Objective: To provide an epidemiological understanding of the types of injuries treated in ED in Australian children, describe the impact of these injuries in volume and severity, and assess the patterns by demographic and temporal factors.
Methods: ED data from six major paediatric hospitals in four Australian states over the period 2011–2017 were analysed to identify childhood injury patterns by nature of injury and body region, as well as sex, age group and temporal factors.
Results: A total of 486 762 ED presentations for injury in children aged 0–14 years were analysed. The most common injuries for all age groups were fractures of the upper extremities. Leading injury diagnosis groups varied by age groups and sex. Overall, children aged 1–2 years had the highest number of ED presentations for injury, and from birth more males than females presented to ED with injuries with the highest absolute sex difference observed for 10- to 14-year-olds. Seventeen percent of children who presented to ED were admitted to hospital with the leading type of hospitalised injury being fractures. Little monthly variation in ED presentations was observed, except for higher presentations for drowning in summer months, and for most injury types, ED presentations were higher during weekends and daytime.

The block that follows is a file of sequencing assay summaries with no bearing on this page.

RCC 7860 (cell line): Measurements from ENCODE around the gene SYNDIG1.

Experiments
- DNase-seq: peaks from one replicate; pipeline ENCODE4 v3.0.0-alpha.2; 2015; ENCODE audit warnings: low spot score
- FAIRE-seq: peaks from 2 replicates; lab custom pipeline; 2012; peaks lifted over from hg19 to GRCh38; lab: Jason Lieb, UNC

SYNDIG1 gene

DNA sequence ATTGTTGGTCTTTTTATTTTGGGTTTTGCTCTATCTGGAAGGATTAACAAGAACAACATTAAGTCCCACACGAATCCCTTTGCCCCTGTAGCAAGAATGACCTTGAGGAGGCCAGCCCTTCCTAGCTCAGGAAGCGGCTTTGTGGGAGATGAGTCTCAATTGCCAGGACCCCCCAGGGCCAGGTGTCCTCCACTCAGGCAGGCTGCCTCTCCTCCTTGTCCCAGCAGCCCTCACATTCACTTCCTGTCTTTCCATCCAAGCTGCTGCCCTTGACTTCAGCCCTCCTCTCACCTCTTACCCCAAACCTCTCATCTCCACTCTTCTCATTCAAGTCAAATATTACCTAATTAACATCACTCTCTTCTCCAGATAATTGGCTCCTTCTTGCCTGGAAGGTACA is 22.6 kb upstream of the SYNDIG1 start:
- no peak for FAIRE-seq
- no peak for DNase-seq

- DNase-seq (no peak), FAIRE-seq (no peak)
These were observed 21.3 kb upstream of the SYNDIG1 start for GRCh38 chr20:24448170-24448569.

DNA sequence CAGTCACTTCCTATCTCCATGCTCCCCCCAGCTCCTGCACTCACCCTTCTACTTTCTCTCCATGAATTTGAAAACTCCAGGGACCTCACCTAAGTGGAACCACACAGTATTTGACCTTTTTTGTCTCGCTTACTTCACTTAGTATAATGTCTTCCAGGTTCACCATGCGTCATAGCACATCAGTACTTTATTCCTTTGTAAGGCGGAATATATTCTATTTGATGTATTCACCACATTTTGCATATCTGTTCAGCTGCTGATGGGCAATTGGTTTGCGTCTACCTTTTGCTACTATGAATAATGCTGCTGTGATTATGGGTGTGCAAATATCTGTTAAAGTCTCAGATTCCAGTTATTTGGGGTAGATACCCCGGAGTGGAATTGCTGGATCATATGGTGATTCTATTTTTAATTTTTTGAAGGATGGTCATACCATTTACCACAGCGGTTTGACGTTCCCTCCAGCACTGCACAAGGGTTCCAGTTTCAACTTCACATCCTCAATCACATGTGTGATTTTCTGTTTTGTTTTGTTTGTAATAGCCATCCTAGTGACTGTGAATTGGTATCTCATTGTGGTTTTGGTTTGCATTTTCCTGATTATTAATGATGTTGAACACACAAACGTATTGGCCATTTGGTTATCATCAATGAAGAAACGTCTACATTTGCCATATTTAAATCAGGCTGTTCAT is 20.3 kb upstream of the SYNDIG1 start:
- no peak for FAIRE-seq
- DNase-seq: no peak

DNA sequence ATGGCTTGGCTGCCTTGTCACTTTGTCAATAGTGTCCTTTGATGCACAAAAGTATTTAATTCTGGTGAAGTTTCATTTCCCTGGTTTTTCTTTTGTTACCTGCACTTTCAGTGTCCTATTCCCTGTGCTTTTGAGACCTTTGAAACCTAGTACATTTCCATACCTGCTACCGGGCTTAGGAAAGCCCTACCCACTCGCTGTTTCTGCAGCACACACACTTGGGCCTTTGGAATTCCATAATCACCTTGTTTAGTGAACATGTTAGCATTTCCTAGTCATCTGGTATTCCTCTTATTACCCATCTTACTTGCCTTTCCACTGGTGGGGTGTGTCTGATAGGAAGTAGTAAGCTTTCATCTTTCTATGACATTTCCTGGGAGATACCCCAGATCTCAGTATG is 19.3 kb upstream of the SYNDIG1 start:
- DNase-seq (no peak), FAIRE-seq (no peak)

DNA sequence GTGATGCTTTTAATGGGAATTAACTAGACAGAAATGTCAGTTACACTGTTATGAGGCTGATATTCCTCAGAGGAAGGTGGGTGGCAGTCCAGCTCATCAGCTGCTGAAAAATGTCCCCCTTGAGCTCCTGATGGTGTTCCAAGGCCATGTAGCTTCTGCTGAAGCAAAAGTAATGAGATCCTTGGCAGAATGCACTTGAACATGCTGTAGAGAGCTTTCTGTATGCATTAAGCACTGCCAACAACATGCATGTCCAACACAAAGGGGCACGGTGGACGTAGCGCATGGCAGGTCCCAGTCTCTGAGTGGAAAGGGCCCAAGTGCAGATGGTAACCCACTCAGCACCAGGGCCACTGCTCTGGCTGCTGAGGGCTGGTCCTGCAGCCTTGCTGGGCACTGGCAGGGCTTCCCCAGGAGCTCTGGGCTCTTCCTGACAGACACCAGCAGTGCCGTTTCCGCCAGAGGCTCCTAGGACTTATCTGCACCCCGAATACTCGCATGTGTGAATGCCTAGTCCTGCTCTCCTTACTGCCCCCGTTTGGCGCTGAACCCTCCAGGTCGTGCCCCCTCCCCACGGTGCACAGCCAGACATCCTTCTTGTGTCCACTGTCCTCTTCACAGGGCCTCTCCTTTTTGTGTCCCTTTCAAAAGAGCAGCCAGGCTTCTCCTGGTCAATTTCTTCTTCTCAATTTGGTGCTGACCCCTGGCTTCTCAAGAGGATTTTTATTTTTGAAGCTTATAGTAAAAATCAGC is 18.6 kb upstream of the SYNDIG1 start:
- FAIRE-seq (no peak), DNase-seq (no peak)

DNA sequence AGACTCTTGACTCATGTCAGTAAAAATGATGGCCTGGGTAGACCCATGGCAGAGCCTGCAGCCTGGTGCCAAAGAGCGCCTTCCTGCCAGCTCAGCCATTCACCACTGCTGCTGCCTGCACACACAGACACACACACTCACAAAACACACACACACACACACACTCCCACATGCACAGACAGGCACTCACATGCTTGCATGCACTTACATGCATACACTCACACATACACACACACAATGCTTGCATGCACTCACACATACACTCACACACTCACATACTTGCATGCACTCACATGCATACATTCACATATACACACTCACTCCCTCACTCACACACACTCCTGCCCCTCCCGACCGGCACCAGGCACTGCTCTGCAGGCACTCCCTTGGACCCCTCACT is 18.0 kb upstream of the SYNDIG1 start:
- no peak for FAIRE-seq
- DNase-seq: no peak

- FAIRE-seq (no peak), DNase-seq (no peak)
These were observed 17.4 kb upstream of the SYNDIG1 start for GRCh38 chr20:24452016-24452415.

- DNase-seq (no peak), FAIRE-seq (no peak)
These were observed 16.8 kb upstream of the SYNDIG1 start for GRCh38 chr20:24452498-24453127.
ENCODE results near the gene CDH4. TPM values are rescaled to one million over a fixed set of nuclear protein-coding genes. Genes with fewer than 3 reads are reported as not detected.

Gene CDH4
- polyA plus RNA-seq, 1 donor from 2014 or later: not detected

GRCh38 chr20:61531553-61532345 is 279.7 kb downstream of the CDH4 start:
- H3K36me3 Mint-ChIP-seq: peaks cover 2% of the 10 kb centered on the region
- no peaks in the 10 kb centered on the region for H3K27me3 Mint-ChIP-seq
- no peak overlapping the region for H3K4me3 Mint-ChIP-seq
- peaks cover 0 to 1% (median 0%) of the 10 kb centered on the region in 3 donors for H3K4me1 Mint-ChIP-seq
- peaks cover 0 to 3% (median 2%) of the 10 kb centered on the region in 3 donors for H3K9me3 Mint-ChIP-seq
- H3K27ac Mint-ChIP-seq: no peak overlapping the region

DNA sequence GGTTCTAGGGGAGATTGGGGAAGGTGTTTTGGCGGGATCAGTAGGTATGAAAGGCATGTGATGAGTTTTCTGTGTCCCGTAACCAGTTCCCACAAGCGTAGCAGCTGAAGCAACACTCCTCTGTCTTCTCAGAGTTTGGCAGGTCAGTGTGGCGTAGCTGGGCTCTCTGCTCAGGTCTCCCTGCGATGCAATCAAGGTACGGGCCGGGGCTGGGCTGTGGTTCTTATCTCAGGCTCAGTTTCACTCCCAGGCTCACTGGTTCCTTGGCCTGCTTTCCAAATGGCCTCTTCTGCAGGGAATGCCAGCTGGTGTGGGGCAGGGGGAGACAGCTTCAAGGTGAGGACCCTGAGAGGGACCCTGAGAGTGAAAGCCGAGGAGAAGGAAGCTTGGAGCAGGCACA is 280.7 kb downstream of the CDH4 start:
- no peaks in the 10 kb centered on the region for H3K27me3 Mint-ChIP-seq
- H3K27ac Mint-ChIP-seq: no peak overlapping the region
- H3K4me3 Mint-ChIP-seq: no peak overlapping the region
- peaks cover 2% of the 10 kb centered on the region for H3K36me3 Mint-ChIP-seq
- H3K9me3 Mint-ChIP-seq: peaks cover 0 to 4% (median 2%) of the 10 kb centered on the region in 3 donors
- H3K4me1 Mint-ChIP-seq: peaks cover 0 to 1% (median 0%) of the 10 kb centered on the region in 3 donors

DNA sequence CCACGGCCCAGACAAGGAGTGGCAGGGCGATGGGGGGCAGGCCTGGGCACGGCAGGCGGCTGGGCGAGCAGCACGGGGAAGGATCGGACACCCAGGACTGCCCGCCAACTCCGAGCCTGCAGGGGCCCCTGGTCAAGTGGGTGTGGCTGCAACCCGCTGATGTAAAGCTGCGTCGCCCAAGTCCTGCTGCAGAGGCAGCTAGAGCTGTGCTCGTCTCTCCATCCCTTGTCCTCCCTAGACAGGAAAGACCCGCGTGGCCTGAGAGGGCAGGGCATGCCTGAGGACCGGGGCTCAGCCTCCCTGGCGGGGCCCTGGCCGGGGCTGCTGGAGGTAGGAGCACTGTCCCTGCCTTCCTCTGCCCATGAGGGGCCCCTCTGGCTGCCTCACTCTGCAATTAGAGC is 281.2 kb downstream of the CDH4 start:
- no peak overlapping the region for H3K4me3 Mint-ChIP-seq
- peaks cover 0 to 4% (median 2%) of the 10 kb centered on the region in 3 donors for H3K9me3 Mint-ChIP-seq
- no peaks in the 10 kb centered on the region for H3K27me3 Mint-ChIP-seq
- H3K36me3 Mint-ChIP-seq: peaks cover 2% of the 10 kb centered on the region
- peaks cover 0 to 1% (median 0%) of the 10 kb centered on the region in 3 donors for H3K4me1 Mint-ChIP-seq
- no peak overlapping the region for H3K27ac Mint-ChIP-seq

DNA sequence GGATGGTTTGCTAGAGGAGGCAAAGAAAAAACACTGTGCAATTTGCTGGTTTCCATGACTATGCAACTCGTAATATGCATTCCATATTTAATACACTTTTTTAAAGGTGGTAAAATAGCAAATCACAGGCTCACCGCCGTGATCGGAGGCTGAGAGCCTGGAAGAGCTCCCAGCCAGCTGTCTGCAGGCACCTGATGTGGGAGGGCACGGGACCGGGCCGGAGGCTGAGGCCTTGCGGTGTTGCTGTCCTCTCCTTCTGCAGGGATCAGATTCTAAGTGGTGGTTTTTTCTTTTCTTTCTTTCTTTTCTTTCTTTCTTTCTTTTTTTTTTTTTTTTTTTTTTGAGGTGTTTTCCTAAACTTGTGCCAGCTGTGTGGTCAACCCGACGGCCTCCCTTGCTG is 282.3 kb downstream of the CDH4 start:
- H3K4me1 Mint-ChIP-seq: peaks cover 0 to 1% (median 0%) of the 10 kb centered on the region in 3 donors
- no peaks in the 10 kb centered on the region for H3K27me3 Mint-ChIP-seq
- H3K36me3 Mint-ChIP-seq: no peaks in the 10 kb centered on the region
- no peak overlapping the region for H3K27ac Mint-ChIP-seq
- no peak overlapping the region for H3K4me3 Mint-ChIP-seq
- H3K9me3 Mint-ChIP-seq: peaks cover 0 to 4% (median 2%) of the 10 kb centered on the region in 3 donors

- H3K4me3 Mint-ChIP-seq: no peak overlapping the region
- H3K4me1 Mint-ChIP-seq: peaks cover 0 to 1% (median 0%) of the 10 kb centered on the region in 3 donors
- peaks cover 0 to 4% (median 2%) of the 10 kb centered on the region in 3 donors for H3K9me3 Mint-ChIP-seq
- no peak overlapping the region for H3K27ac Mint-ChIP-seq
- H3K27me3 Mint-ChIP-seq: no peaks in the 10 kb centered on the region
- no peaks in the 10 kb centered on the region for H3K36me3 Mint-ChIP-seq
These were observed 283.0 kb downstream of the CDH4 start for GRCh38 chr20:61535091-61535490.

Conclusions: This is the first large-scale quantification of paediatric injury-related ED presentation patterns in Australia since the conclusion of the National Injury Surveillance and Prevention Program about 30 years ago. It provides valuable information to inform paediatric ED resourcing decisions as well as important evidence for injury prevention practitioners.
|Number of pages||8|
|Journal||EMA - Emergency Medicine Australasia|
|Publication status||Published - Feb 2023|
- injury surveillance